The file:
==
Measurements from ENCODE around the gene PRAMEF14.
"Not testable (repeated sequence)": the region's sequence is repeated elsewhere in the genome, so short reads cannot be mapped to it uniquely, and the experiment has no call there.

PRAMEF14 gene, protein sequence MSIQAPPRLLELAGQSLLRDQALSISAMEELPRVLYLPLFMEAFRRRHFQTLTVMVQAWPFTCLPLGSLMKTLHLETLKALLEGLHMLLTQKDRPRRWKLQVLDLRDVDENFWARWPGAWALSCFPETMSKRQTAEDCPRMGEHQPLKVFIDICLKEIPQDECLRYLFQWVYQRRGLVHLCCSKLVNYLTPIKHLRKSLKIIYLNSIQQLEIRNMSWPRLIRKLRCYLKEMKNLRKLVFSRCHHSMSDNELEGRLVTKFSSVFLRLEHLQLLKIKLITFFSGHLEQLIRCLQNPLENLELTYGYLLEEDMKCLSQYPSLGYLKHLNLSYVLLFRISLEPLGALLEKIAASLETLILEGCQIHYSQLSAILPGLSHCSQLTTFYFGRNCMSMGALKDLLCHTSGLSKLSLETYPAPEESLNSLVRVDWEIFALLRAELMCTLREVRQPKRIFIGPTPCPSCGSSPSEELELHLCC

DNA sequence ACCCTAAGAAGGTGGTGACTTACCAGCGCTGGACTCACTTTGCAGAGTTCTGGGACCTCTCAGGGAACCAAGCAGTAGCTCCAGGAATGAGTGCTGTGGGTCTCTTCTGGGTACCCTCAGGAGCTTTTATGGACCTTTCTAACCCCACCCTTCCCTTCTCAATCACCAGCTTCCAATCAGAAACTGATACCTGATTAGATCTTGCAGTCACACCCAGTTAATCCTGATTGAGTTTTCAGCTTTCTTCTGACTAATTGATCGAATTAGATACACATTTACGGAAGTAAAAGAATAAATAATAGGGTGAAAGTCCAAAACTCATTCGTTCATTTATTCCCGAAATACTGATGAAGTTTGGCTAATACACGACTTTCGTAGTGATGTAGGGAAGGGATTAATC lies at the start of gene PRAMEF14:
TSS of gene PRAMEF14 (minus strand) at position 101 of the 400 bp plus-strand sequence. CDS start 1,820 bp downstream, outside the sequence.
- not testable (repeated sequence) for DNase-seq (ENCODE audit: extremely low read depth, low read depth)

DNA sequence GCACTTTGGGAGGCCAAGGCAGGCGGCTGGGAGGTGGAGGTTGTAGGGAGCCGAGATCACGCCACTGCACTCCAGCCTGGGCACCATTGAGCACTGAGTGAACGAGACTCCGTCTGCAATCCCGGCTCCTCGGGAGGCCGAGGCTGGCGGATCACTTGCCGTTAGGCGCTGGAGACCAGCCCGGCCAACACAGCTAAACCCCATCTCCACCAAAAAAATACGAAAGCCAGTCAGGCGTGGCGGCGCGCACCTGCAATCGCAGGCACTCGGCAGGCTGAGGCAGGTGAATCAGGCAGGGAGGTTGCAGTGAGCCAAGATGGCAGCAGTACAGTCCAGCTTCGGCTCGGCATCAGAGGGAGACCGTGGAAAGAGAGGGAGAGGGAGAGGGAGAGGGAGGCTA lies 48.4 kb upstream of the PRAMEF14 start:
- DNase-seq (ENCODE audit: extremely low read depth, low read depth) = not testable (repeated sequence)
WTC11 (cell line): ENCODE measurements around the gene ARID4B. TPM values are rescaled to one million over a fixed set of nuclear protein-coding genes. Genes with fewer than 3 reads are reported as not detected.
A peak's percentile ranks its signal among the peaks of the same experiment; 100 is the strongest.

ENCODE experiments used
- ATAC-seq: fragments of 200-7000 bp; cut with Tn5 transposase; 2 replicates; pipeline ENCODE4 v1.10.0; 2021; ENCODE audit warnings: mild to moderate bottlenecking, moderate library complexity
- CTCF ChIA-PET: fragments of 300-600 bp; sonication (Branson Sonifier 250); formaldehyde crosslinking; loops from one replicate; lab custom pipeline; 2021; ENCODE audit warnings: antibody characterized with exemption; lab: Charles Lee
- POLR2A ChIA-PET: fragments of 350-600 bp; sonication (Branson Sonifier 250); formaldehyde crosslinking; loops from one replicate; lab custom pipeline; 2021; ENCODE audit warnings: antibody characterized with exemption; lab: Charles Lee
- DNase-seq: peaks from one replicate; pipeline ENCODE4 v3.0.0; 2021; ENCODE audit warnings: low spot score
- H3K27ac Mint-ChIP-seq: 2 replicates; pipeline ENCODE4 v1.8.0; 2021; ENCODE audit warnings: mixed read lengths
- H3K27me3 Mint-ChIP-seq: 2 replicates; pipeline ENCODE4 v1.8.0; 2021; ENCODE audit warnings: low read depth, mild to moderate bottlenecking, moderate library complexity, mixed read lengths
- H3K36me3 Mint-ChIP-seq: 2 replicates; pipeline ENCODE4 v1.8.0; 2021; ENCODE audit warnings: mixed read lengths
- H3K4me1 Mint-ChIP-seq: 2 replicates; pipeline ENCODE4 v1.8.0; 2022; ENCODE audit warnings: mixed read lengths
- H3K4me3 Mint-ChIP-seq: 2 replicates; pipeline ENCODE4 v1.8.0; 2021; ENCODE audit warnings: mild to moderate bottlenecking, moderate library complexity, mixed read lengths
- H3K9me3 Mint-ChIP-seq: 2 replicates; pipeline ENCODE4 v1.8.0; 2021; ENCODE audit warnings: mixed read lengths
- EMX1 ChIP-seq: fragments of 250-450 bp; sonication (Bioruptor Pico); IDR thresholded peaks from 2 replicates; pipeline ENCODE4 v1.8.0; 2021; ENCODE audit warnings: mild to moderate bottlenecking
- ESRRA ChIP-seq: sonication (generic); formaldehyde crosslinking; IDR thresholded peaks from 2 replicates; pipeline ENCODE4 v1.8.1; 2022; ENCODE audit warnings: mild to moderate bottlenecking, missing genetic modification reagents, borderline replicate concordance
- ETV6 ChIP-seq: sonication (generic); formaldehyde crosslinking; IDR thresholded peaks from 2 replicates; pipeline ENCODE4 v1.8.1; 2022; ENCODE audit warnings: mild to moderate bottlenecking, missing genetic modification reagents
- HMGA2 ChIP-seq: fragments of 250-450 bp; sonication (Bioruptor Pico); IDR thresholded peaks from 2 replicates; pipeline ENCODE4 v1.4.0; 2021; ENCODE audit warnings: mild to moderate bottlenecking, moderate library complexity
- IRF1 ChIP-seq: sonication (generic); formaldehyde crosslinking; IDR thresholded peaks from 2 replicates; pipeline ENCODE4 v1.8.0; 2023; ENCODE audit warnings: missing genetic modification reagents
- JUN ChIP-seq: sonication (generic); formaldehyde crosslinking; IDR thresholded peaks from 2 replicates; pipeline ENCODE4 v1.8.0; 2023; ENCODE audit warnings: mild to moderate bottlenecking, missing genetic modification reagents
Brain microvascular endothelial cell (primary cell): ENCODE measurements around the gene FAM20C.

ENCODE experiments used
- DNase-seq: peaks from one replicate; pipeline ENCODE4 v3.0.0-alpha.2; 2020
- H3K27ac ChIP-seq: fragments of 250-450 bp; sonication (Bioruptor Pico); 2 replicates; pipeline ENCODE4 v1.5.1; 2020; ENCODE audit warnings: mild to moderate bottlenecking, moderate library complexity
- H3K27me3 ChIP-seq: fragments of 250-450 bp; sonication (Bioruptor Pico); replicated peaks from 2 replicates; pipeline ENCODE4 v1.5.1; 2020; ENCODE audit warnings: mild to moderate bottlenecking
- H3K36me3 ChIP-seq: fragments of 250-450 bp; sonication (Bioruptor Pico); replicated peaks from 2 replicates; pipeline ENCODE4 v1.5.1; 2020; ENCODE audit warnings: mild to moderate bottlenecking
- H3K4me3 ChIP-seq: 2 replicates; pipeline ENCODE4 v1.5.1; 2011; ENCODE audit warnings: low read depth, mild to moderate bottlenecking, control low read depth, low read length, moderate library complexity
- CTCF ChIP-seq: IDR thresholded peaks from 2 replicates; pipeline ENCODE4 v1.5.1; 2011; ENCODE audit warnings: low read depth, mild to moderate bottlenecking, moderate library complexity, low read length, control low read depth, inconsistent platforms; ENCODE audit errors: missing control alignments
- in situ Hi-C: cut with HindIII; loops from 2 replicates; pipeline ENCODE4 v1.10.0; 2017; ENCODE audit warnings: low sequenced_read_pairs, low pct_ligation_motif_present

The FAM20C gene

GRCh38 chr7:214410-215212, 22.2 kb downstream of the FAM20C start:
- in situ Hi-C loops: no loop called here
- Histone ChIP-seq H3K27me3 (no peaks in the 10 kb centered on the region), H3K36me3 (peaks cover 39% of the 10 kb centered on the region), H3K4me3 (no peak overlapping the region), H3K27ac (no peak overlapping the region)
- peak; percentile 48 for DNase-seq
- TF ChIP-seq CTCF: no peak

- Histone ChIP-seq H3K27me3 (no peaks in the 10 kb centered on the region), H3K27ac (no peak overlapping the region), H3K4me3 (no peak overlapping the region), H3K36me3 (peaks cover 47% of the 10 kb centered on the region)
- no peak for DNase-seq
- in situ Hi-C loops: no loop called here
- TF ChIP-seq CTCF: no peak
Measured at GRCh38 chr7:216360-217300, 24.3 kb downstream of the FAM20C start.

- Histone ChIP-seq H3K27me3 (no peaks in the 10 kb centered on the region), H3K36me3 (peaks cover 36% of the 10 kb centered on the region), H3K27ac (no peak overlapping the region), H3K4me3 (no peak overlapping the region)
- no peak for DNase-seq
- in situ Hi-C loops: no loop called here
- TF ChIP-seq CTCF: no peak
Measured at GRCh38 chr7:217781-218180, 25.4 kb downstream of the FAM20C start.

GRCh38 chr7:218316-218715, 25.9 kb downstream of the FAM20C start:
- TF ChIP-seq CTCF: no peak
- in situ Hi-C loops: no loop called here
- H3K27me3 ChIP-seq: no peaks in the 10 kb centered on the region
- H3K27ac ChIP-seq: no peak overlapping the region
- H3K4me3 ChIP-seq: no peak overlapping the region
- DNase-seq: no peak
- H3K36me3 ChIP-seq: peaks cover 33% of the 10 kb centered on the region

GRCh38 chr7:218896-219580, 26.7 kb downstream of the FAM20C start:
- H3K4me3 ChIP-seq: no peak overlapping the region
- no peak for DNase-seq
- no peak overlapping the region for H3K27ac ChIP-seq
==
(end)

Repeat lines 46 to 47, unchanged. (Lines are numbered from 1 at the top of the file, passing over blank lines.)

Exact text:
- TF ChIP-seq CTCF: no peak
Measured at GRCh38 chr7:216360-217300, 24.3 kb downstream of the FAM20C start.